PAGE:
U.S. children turn to inhaling to get high: study

WASHINGTON (Reuters) - More 12-year-olds in the United States admit to using potentially deadly inhalants to get high than have used marijuana, cocaine and hallucinogens combined, U.S. health officials said on Thursday.

A homeless boy sniffs glue at a beach in Tangier October 9, 2009. REUTERS/Rafael Marchante

Among this age group, alcohol was the only intoxicating substance used more than inhalants, according to data from 2006-2008 surveys on drug use and health compiled by the U.S. Department of Health and Human Services.

Sniffing common household products, such as gasoline, nail polish, bleach, paint solvents and cleaning spray is like taking poison and many people do not understand the risks or consequences, the health officials said.

Inhaling vapors to get high, or “huffing,” can cause cardiac arrest. It can lead to brain, heart, liver and kidney damage and can be addictive.

“It’s frustrating because the danger comes from a variety of very common household products that are legal, they’re easy to get, they’re laying around the home and it’s easy for kids to buy them,” Pamela Hyde, of the U.S. Substance Abuse and Mental Health Services Administration (SAMHSA) said.

“Kids and parents don’t think of these things as dangerous because they were never meant to be used to be intoxicating,” Hyde told a news conference to discuss the data.

About 7 percent of 12-year-olds have used an inhalant to get high, compared with about 5 percent who have taken prescription drugs for nonmedical use, the surveys showed. About 1.4 percent of 12-year-olds have used marijuana and fewer than one percent have used cocaine or hallucinogens.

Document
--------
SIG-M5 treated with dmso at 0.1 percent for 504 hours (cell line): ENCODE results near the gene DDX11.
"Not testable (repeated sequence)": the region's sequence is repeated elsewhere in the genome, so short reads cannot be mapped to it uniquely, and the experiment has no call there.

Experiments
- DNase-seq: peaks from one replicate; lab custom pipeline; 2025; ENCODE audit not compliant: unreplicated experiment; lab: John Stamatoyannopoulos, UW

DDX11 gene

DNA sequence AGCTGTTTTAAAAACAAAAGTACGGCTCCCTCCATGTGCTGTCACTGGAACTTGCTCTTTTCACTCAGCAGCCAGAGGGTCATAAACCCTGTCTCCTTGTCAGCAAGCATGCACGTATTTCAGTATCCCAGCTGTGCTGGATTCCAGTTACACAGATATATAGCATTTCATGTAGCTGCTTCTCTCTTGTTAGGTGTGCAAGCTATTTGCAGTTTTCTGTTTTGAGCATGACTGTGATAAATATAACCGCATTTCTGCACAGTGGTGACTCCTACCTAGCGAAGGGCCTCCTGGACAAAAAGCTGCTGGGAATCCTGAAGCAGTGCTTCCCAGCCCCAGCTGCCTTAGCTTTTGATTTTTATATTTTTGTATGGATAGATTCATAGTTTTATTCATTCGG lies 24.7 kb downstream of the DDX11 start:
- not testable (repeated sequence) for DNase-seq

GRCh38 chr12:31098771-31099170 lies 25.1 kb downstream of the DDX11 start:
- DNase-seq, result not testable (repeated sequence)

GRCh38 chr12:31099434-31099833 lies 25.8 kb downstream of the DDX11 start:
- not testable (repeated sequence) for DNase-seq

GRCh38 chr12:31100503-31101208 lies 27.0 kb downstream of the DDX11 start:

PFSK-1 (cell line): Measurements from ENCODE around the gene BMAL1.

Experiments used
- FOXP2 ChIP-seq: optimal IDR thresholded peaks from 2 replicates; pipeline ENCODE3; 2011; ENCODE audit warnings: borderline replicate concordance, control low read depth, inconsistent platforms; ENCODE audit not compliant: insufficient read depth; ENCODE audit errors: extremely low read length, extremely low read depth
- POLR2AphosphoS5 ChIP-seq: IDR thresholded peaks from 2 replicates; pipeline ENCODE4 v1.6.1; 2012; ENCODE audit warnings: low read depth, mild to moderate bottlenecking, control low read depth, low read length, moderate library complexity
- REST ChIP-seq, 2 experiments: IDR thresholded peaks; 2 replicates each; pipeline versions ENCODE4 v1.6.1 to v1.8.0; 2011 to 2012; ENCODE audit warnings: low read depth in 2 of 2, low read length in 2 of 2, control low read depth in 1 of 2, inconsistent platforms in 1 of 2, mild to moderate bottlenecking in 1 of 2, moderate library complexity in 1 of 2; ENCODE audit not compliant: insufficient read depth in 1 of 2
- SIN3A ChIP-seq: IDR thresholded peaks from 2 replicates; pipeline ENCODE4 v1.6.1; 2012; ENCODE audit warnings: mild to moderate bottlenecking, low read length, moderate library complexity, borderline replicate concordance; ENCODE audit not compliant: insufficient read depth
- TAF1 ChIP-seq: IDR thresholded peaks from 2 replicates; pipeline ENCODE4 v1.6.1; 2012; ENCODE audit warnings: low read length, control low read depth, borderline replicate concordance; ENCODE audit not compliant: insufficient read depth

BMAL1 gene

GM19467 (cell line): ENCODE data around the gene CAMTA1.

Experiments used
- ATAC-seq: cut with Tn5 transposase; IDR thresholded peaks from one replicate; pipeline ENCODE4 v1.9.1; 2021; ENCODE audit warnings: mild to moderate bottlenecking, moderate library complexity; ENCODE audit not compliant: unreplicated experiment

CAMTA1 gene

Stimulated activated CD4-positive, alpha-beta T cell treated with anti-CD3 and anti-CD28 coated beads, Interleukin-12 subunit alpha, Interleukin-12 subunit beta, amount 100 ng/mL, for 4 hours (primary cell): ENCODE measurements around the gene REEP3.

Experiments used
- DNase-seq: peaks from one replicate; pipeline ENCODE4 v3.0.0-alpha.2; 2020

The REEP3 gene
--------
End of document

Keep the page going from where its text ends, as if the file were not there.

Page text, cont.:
The rate of inhalant use of that age has remained steady over the past few years, but officials are concerned that young people increasingly do not see abusing inhalants as risky.

“Unfortunately between the years 2001 and 2009, 8th graders’ perception that inhalants are great risk decreased from about 75 percent to about 58 percent, “Dr. Timothy Condon of the National Institute on Drug Abuse said, calling it a dangerous trend.

“We know, historically, that when the perception of risk declines we often almost always see an increase in use,” Condon added.

Adults abuse inhalants too, but health officials are targeting youngsters and parents in a new public information campaign because they say children are more vulnerable.

Editing by David Storey